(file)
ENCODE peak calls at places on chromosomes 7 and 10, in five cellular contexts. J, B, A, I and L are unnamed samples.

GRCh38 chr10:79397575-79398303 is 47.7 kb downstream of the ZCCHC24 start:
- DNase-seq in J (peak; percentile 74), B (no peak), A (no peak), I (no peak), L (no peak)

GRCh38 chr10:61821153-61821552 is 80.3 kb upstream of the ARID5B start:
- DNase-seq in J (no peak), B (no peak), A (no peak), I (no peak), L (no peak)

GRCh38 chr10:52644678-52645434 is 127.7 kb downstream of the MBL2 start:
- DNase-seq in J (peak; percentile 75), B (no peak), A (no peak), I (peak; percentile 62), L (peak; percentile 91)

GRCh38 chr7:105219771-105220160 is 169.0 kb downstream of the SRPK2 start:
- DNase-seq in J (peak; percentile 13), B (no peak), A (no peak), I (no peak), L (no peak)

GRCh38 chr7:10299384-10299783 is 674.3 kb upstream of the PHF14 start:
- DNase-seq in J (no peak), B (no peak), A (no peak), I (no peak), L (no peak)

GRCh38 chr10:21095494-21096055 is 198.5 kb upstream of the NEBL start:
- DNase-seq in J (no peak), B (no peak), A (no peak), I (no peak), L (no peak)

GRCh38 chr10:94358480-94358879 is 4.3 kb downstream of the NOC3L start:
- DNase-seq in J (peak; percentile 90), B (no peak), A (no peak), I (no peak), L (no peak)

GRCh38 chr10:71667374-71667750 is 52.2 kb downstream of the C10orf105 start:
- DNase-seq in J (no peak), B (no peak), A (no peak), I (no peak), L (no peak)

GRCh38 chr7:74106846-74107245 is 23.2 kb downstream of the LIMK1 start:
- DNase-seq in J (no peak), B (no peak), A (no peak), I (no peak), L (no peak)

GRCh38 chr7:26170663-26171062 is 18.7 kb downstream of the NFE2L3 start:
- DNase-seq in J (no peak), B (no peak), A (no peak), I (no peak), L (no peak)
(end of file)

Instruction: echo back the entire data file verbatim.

ENCODE peak calls at places on chromosomes 7 and 10, in five cellular contexts. J, B, A, I and L are unnamed samples.

GRCh38 chr10:79397575-79398303 is 47.7 kb downstream of the ZCCHC24 start:
- DNase-seq in J (peak; percentile 74), B (no peak), A (no peak), I (no peak), L (no peak)

GRCh38 chr10:61821153-61821552 is 80.3 kb upstream of the ARID5B start:
- DNase-seq in J (no peak), B (no peak), A (no peak), I (no peak), L (no peak)

GRCh38 chr10:52644678-52645434 is 127.7 kb downstream of the MBL2 start:
- DNase-seq in J (peak; percentile 75), B (no peak), A (no peak), I (peak; percentile 62), L (peak; percentile 91)

GRCh38 chr7:105219771-105220160 is 169.0 kb downstream of the SRPK2 start:
- DNase-seq in J (peak; percentile 13), B (no peak), A (no peak), I (no peak), L (no peak)

GRCh38 chr7:10299384-10299783 is 674.3 kb upstream of the PHF14 start:
- DNase-seq in J (no peak), B (no peak), A (no peak), I (no peak), L (no peak)

GRCh38 chr10:21095494-21096055 is 198.5 kb upstream of the NEBL start:
- DNase-seq in J (no peak), B (no peak), A (no peak), I (no peak), L (no peak)

GRCh38 chr10:94358480-94358879 is 4.3 kb downstream of the NOC3L start:
- DNase-seq in J (peak; percentile 90), B (no peak), A (no peak), I (no peak), L (no peak)

GRCh38 chr10:71667374-71667750 is 52.2 kb downstream of the C10orf105 start:
- DNase-seq in J (no peak), B (no peak), A (no peak), I (no peak), L (no peak)

GRCh38 chr7:74106846-74107245 is 23.2 kb downstream of the LIMK1 start:
- DNase-seq in J (no peak), B (no peak), A (no peak), I (no peak), L (no peak)

GRCh38 chr7:26170663-26171062 is 18.7 kb downstream of the NFE2L3 start:
- DNase-seq in J (no peak), B (no peak), A (no peak), I (no peak), L (no peak)